At 5:30 a.m., a dense, gloomy fog settled on the ground, making it difficult to see the paved road in front of us.
We headed to a destination that had captivated me on Instagram – The Pinnacles located at Cape Woolamai on Phillip Island. After recently spending the weekend here, I couldn’t believe that such a diverse landscape exists so close to Melbourne !
Cape Woolamai, just a 90-minute drive away, is dominated by a rugged coastline and extremely steep rocky cliffs and pink granite rock formations known as the Pinnacles. According to the island’s signs, about 360 million years ago, molten rock forced itself up from the earth’s core, cooled very slowly beneath the ground and formed the pink granite which you see today. Mother Nature in the form of ferocious winds and waves gradually exposed this pink granite. Honestly, the granite looked more reddish to me, but perhaps it depends on how the light hits the rocks.
Whether the rocks are truly pink or red doesn’t matter as this area is absolutely splendid for anyone who loves landscape photography or hiking. I happen to enjoy both. In fact, I found two websites (Free Photo Guides and Photography Hot Spots) talking about how to find and shoot The Pinnacles.
Starting at the cape’s carpark, we followed the expansive, empty beach for about a kilometer and then walked up a set of wooden stairs that lead to the three walking trails. We followed the green markers to The Pinnacles, about 4 km in length and taking about 90 minutes to 2 hours to complete. Along the lush, green landscape, we saw several wallabies and thousands of small snails. Mmm…escargot anyone?
At the end of 2km, we reached a wooden bench and The Pinnacles stood in front of us, surrounded by swirling, crashing waves. The fog hung heavy, and we knew that we wouldn’t see a spectacular sunrise. The sun didn’t make an appearance at all, but I still enjoyed taking dozens of photographs here. Watch out as the sea mist will coat your camera lens!
The intense winds kept thrusting salty seawater into our faces. There was no way I was going to scramble over damp boulders to reach the shore to take more photos. However, if you dare to do so, here’s what one of the photography websites recommends:
“Follow the narrow path to the right of the bench towards the point, ensuring that you take great care as the narrow path leads you towards the steep embankment looking down to the bottom. This is where you need to take extra care and wear solid footwear with a good grip for traction. Watch your footing and keep low to the ground to avoid any risk of slipping. Once you get down, you will be rewarded for all the effort with a stunning view and very often you have the place to yourself!”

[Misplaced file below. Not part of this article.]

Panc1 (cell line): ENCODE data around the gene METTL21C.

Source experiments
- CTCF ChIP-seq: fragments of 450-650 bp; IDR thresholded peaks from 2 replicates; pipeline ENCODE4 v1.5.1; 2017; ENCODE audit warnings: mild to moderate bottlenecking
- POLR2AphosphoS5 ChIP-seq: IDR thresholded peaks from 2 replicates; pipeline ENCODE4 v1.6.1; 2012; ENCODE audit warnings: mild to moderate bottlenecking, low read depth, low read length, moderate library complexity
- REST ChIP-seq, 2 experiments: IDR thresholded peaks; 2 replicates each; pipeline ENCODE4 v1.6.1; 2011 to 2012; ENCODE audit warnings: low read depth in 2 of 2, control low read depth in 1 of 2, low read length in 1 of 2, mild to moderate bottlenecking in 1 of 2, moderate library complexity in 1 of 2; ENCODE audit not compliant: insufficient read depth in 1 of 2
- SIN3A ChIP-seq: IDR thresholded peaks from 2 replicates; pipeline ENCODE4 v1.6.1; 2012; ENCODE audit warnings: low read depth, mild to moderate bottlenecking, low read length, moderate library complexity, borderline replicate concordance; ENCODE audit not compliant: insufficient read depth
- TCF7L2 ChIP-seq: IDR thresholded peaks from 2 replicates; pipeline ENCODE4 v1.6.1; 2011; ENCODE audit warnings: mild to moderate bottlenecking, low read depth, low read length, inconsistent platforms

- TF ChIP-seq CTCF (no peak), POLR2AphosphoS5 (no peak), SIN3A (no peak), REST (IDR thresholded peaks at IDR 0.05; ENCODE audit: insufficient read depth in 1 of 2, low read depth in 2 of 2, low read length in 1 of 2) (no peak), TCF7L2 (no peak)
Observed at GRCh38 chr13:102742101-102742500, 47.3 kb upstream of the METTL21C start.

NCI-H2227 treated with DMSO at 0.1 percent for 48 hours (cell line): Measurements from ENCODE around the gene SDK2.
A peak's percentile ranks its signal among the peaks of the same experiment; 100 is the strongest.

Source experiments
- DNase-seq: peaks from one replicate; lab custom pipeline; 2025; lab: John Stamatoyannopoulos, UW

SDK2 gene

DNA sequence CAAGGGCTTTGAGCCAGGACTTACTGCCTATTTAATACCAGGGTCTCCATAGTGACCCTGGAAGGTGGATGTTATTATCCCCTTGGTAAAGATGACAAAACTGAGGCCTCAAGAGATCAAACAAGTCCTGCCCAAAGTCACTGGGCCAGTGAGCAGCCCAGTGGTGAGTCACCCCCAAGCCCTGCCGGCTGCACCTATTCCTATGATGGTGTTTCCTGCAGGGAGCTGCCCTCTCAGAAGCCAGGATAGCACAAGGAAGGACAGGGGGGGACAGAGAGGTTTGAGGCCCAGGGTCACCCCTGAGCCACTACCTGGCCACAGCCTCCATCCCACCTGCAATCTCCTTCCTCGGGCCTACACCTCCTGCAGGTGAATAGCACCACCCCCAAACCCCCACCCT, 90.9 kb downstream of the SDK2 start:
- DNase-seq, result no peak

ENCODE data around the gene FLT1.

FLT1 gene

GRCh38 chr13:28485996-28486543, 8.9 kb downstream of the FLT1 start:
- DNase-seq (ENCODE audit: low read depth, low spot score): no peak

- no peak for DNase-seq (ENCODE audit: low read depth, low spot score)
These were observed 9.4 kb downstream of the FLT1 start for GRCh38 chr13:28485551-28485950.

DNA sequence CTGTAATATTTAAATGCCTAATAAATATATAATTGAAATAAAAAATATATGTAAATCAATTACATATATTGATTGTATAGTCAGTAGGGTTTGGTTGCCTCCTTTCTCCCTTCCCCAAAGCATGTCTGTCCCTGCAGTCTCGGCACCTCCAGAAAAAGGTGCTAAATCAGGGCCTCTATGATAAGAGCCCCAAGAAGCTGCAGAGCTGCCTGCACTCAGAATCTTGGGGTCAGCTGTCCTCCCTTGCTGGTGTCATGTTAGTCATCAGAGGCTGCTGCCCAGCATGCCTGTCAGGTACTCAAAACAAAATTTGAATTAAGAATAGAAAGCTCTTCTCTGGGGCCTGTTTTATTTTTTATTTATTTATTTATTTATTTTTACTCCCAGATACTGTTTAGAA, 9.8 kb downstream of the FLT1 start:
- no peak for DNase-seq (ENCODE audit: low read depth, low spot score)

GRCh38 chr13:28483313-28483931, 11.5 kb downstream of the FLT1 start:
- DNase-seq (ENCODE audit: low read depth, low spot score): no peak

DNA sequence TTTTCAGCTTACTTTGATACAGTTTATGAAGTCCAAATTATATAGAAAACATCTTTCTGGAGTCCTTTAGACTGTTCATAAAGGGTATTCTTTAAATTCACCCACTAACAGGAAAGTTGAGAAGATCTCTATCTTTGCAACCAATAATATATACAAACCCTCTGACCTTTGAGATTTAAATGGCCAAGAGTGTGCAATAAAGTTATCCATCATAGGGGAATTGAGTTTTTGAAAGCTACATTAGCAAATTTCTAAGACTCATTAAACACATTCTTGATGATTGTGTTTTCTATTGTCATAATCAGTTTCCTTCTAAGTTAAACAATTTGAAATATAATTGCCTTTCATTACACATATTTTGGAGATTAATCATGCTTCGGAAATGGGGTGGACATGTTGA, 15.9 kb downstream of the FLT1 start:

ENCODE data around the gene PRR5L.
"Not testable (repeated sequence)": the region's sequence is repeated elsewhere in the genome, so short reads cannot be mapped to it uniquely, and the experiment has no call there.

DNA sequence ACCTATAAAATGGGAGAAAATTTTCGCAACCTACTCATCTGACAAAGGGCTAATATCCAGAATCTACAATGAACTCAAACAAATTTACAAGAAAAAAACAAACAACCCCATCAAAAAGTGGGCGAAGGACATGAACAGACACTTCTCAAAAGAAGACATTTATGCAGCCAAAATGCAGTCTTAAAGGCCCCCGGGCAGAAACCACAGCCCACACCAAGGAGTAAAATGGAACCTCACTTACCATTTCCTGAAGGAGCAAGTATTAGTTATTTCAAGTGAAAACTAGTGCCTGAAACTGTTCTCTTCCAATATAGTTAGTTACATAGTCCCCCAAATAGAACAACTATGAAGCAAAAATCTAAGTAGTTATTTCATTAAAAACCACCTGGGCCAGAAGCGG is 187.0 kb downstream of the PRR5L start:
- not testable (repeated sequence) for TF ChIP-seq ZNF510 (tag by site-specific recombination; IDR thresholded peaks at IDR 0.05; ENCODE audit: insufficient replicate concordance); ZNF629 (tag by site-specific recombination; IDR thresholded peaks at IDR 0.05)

Instead of hiking down, we followed another narrow path up the nearby cliffs. I was skeptical and a little worried about the tiny path, but we made it up and were rewarded with a beautiful foggy vista. However, if you are scared of heights, I wouldn't recommend doing this small trail.
|This is the tiny path my husband made me hike up to the top!|
|This is the section you need to hike down if you want to get to the bottom to take your sunrise/sunset photos at The Pinnacles.|
After hiking to The Pinnacles, we drove about 2km back down the road to the Forrest Caves car park. (The sign is impossible to see from the road, so double check a local map.) These sea caves have been formed and continue to be shaped by the waves, making it a popular area for local surfers. This is an easy 2km return walk along another beach until you reach the enormous red boulders jutting out of the sand at the end. The caves are located here and only accessible at low tide. Well worth a stop if you’re already in the area.
By this point, it was a little after 8 a.m. and we had already been up for 3 hours. We were tired and a bit chilly. After hiking a little over 8km, we headed back to our fantastic campsite to make breakfast, which I’ll tell you about in another blog post.